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Out of mind, but not out of sight
As the year winds down, we start looking ahead and wondering what we might expect. In keeping with this, in October, the Consumer Electronics Association released the 2008 version of its annual report titled Five Technologies to Watch. The title is somewhat misleading because it doesn't focus on five defined technologies, but rather broader strokes. Otherwise, it's an interesting overview of consumer interest and intent. In addition to radio, the report also looks at GPS and software as technologies to watch.
The section on radio begins with an overview of the state of radio broadcasting and includes terrestrial, Internet and satellite in its coverage. The report touches on music download services in this section, but does not count them as forms of radio because they require the listener to pull the content rather than the content being pushed to the listener. That's a valid point, and one that I have made before, but while media players may not be considered forms of radio, they obviously take a portion of the potential listening audience away from the radio services.
Digging into the meat of the section, the report provides various statistics about listening habits and advertising trends. Overall, the CEA offers a fair assessment of radio in general, but there were two questions that really stood out.
Twice consumers were asked, “Why do you listen to radio?” The first time it was asked, the question was unaided. Respondents could reply with any answer. The second time the question was asked, possible responses were given. Any researcher will tell you that the way a question is asked is as important as the goal of the question, and this scenario follows that. The same question provided very different results in these two instances.
In the second case, by providing possible answers, the survey question did not actually answer the question why someone listens to the radio, but rather, the aided-response question really defines the features that listeners would miss if those features were taken away.
Two responses have a huge disparity between the results. In the aided response question, the top two answers were that consumers listen to the radio because it is always available and it is free. This is a pat on the back for radio, and the NAB has been touting these features of terrestrial radio for some time.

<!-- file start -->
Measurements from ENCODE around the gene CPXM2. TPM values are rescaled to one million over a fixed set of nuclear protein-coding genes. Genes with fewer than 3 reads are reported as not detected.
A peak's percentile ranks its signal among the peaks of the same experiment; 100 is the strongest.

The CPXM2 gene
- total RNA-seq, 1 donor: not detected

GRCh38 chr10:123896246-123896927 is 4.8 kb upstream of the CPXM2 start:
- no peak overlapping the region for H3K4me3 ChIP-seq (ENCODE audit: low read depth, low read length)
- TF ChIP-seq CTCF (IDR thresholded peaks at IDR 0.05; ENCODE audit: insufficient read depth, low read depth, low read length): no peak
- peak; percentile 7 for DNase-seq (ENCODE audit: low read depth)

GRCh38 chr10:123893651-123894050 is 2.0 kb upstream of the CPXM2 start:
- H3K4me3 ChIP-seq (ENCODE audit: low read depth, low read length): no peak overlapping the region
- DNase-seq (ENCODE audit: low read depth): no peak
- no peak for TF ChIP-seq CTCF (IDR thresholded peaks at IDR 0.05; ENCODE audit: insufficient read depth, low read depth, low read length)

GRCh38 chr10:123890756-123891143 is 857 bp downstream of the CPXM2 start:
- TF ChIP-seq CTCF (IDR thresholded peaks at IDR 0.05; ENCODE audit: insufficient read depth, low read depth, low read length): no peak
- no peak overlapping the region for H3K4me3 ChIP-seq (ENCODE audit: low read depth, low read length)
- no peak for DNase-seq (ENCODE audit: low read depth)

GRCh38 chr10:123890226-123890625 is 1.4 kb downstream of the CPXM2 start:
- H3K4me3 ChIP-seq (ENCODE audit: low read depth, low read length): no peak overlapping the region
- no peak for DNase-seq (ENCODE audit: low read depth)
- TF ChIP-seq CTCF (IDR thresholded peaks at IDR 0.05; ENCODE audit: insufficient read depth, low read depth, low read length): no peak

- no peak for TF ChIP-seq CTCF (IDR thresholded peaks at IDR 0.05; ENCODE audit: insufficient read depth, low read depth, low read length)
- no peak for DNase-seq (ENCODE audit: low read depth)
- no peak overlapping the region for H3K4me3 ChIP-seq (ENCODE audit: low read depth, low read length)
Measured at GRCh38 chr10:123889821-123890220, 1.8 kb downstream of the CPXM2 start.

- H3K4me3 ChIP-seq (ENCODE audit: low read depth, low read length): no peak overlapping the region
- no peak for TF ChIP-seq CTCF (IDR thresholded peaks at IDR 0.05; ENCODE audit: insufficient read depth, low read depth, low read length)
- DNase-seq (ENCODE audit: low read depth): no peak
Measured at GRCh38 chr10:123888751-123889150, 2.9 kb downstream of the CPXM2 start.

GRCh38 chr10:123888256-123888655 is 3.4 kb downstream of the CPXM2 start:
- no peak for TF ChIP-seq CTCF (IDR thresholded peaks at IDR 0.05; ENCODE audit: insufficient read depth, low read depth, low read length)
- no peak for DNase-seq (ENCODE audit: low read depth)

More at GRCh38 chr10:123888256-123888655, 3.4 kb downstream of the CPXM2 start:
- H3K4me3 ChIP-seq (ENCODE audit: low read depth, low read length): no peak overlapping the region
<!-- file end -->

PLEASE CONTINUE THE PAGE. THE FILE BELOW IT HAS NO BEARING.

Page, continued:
What's embarrassing is that when the question is asked with unaided response, these two answers fall to the bottom of the list. Convenience only scored 3 percent, and being free only scored 1 percent. What does that tell us?
The common top reason for listening in both surveys deals with content. Unaided says content specifically, while aided falls into the local info and likely the live/current response. We already know that content is king, and this obviously confirms that belief.
Out of curiosity, I read the 2007 edition (published in 2006) of this report to see if similar information was available. It was not, but I found another survey that was truly alarming.
Another survey asked consumers to rank the most important technology today and in five years. Computers scored well, as did cell phones and TV. Radio, however, has a problem. Radio only scored 1 percent for importance in 2006, and the predicted importance in 2011 was zero. Media players at least held their 1 percent ranking for 2006 and 2011.
So what is radio's future? It has survived nearly 100 years so far. It will likely survive in some form for many years to come. While radio has a certain importance to consumers, it appears that it is not top-of-mind in importance anymore. Radio continues to be overshadowed by other technologies, but it's still holding a subliminal space.
Read the entire CEA report at radiomagonline.com/media/2007/1107/5trends2008.pdf
What's your opinion? Send it to radio@RadioMagOnline.com
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